Ballots mailed out this week
Methow Valley voters will help narrow down the field for Okanogan County sheriff, the 4th Congressional District (the seat currently held by Republican Dan Newhouse), and the U.S. Senate (the seat currently held by Democrat Patty Murray) in the Aug. 2 primary. Ballots will be mailed Friday (July 15).
Incumbent Sheriff Tony Hawley is being challenged by Twisp Police Chief Paul Budrow and Kevin Newport, a sergeant for the Cowlitz Indian Tribal Public Safety Department and former Okanogan County sheriff’s deputy. All three prefer the Republican Party.
There are seven candidates challenging Newhouse, who’s served four terms in Congress. Loren Culp, Benancio “Benny” Garcia III, Corey Gibson, Brad Klippert, Jacek Kobiesa and Jerrod Sessler all prefer the Republican Party. Doug White is the sole Democrat in the race.
Seventeen candidates are challenging Murray, who’s served five terms in the Senate. Five prefer the Democratic Party, three prefer the Republican Party, one declared himself a “JFK Republican” and one a “Trump Republican,” one prefers the Socialist Workers Party, and two state no party preference.
Two other races in District 3, the northern part of Okanogan County, are contested — the Okanogan County commissioner seat currently held by Jim DeTro, who is not seeking re-election, and the Okanogan County Public Utility District (PUD) seat held by Jerry Asmussen, who faces one challenger.
Four candidates are running for the county commissioner seat: teacher Kari Alexander; plant manager and oil-tanker driver Lloyd Caton Jr.; Aaron Kester, who worked in industrial engineering and is active in community groups; and Oroville Mayor Jon Neal. Alexander and Kester are running as independents and Caton and Neal prefer the Republican Party. Methow Valley voters will choose among the top-two finishers in the general election, but don’t get a say in the primary.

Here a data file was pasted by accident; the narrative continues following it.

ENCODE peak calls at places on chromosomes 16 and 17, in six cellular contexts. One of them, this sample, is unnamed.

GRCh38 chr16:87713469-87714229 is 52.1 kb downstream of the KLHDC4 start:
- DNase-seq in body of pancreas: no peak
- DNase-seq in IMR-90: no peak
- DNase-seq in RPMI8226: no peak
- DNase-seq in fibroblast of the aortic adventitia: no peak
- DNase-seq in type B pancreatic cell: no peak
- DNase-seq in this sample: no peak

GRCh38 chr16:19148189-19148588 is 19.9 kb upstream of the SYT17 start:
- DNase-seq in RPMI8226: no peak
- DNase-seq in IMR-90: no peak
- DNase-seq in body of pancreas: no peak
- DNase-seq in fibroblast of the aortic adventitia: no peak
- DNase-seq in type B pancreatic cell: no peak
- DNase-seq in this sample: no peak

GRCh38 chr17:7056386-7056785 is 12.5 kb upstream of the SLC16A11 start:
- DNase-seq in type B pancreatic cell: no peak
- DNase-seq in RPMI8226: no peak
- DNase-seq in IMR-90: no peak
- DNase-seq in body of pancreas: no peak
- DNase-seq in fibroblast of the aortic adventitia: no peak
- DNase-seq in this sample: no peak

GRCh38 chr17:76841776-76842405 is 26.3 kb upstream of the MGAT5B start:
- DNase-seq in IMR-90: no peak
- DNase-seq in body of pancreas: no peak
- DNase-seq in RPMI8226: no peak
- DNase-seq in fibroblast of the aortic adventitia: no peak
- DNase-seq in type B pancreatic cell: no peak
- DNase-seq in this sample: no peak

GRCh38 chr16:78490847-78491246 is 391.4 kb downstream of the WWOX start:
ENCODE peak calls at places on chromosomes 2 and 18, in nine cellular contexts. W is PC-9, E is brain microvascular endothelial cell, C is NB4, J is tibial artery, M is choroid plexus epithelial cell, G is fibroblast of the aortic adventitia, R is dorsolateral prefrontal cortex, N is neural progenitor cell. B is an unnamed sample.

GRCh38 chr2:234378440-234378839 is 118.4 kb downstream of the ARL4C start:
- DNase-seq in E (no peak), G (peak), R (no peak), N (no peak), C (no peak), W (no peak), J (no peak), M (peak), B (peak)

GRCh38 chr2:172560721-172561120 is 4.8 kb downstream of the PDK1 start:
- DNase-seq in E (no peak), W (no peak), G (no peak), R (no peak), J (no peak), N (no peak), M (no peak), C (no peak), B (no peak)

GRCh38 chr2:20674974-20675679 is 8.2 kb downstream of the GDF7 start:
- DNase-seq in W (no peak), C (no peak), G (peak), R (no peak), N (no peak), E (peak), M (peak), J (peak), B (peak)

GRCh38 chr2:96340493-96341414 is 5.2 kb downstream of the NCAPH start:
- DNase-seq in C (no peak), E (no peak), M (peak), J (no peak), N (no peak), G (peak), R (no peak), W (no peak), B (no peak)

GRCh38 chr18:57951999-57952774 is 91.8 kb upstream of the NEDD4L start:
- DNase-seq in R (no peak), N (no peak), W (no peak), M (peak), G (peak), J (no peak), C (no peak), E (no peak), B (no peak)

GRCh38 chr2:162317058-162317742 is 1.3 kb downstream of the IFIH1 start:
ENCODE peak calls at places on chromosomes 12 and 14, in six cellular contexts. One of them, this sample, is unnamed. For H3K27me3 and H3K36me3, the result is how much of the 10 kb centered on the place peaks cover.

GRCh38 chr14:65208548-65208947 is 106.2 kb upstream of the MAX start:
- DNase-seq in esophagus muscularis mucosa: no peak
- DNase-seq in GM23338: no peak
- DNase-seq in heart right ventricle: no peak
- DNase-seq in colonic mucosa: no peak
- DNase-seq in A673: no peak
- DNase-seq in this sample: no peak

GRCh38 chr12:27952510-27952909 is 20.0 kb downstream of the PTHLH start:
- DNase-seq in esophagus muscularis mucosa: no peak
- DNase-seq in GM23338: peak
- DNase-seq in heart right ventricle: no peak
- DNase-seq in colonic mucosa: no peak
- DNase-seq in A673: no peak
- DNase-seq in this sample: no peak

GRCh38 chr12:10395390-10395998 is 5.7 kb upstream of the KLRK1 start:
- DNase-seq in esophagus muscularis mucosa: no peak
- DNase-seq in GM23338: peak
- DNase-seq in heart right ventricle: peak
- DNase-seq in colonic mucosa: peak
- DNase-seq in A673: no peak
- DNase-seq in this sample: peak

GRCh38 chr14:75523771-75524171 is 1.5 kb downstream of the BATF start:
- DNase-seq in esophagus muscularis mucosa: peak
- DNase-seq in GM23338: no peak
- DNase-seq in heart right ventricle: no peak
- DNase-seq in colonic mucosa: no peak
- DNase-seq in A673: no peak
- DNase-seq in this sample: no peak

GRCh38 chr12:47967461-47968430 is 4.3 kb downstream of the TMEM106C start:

Tonasket resident Joseph Enzensperger is challenging incumbent Asmussen for the District 3 PUD commissioner seat, which is nonpartisan. Both candidates will advance to the general election, when the race will be on the ballot for Methow voters.
The Methow Valley is now in the Washington’s 7th Legislative District. Incumbent Republicans Shelly Short and Joel Kretz are running unopposed; incumbent Republican Jacquelin Maycumber is opposed by farmer Lonny Ray Williams, who also prefers the Republican Party.
Numerous county offices, including treasurer, county clerk and prosecuting attorney, are on the ballot. All candidates are running unopposed. Incumbent Washington Secretary of State Steve Hobbs, a Democrat, has seven challengers.
The top-two vote-getters in each race, regardless of party preference, will advance to the general election on Nov. 8.
Public Hospital District No. 1 of Okanogan and Douglas Counties, which runs Three Rivers Hospital in Brewster, is asking voters to support a one-year special levy of $844,000 to finance and maintain the availability of essential health care services. The levy would pay for maintenance, development and expansion of health care facilities and services. If approved, the levy would result in an additional 33 cents per $1,000 of assessed value by current estimates.
All voting in Washington is by mail. Ballots must be postmarked by Aug. 2 (be sure you get a postmark and don’t simply drop the ballot in a mailbox). Ballots can also be dropped in the drop box in front of Twisp Town Hall or at the Winthrop Barn through Aug. 2 by 8 p.m.
Register to vote
There’s still time to register to vote. People age 18 and older have until July 25 to register online or by mail. People can register in person up to Election Day at the Okanogan County Auditor’s Office.
There are some changes this year: As of Jan. 1, anyone convicted of a felony who’s not currently serving a sentence of total confinement in prison will automatically have their right to vote restored. This applies to convictions in Washington, another state or in federal court. Once their right to vote has been restored, these individuals must register to vote either online, by mail or in person.
If you are 16 or 17, you can sign up as a future voter (online, by mail or in person) and be automatically registered to vote when you turn 18. Also new this year: Anyone who turns 18 between the August primary and the November general election can vote in the primary.